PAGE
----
How to Get a Doberman's Ears to Stand

A military, or pet crop, is the easiest to maintain.
A military, or pet crop, is the easiest to maintain. (Image: Doberman image by Stana from

The cropping of the Doberman Pinscher's ears historically serves two functions. As a dog bred to be a personal protector, the cropped ear allows less of a "handle" for an attacking animal to grasp. In the dog's function as a search and rescue animal, the cropped ear allows the Doberman to localize a sound four times as well with a cropped ear than uncropped ear. The AKC allows both cropped-ear and uncropped-ear dogs to be shown. Many Doberman owners who keep their dog for companionship prefer to not crop the ear as it isn't a necessary procedure.

Things You'll Need

  • Surgical tape
  • BFI powder
  • Peroxide
  • Cotton balls
  • Healing ointment

Identify a reputable ear-cropping specialist. Do this as soon as you decide to purchase a Doberman puppy. Your breeder should have one or more recommendations or you can contact a Doberman show group or rescue group in your area for recommendations. Be sure to ask the vet about their experience in cropping Doberman ears.

Determine which crop style you want for your dog. Three crop styles are available: military, or pet, crop; medium crop and show crop. The military crop has a wider base and takes the least amount of time to stand. The medium crop is a little longer than the military and the show crop is the longest and most narrow of the crops and takes the most effort to get to stand.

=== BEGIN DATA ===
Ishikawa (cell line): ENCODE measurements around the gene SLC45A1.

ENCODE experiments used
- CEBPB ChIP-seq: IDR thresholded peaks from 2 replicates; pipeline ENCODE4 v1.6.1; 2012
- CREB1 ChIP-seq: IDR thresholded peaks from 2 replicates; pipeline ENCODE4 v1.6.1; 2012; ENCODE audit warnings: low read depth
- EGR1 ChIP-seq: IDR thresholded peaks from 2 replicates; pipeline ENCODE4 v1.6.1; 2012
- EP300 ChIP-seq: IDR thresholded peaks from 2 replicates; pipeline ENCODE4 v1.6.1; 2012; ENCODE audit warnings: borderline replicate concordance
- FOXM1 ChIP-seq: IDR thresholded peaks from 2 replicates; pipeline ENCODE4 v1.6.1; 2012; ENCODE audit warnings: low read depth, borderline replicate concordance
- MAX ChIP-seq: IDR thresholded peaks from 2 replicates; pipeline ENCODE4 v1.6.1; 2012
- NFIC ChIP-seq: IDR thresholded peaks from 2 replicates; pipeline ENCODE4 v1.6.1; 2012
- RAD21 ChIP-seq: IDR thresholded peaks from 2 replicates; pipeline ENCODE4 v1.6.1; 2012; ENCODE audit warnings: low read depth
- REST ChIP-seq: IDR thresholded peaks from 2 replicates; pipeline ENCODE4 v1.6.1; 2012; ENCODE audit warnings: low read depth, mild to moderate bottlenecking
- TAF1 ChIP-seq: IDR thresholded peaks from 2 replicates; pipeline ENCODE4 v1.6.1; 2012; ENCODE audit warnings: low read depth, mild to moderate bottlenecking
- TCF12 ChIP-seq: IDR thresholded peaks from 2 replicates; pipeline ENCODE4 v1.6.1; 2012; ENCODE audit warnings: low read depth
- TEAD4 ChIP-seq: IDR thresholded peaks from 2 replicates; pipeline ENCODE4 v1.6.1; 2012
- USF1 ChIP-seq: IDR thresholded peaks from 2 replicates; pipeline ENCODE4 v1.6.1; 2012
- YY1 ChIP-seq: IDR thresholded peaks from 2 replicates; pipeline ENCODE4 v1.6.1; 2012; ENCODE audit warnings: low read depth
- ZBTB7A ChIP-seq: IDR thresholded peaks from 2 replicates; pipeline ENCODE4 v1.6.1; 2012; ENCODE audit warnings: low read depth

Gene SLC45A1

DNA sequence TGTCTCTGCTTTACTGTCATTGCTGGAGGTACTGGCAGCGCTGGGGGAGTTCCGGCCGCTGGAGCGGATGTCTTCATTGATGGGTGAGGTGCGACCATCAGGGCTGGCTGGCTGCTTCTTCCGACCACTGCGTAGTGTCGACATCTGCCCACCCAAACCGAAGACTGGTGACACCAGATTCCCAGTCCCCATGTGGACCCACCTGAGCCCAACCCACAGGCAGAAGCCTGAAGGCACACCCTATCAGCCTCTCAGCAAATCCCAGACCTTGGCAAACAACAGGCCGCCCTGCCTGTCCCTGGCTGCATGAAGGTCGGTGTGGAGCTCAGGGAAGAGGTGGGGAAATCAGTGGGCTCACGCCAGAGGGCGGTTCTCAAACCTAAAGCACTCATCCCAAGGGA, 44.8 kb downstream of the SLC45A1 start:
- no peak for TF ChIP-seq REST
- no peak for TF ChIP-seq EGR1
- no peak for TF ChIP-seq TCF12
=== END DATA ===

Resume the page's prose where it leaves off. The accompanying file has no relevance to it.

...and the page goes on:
Make an appointment with the vet for when your puppy is between 7 and 8 weeks old. Do not feed your Doberman for 12 hours prior to the surgery because your Doberman will be under anesthesia for the 30-minute procedure.

Cup your Doberman's ears according to your vet's instructions. Cupping the ears is what will cause the ears to stand as they heal and helps the sutures stay clean as healing takes place. Because your Doberman will likely want to pull the cups off, you must be vigilant in keeping an eye on your puppy.

Clean the sutures regularly with a peroxide-soaked cotton ball and BFI powder or any other specialized cleanser and cream your vet gives you to use. The sutures will be removed in seven to 10 days after surgery.

Tape your puppy's ears for another seven to 10 days, until the cut edges heal. Use the instructions your vet gives you for taping for your particular crop in order to achieve the desired ear shape for your Doberman. Continue to check the cleanliness of your puppy's ears regularly during this time.

Continue to tape your Doberman's ears, changing the tape regularly and checking for cleanliness, for another four to five months. It can take longer than that before the ears stand on their own, up to a year of age for some puppies. Some Dobermans have thin ear cartilage that resists standing and require an extra time commitment and patience on your part.

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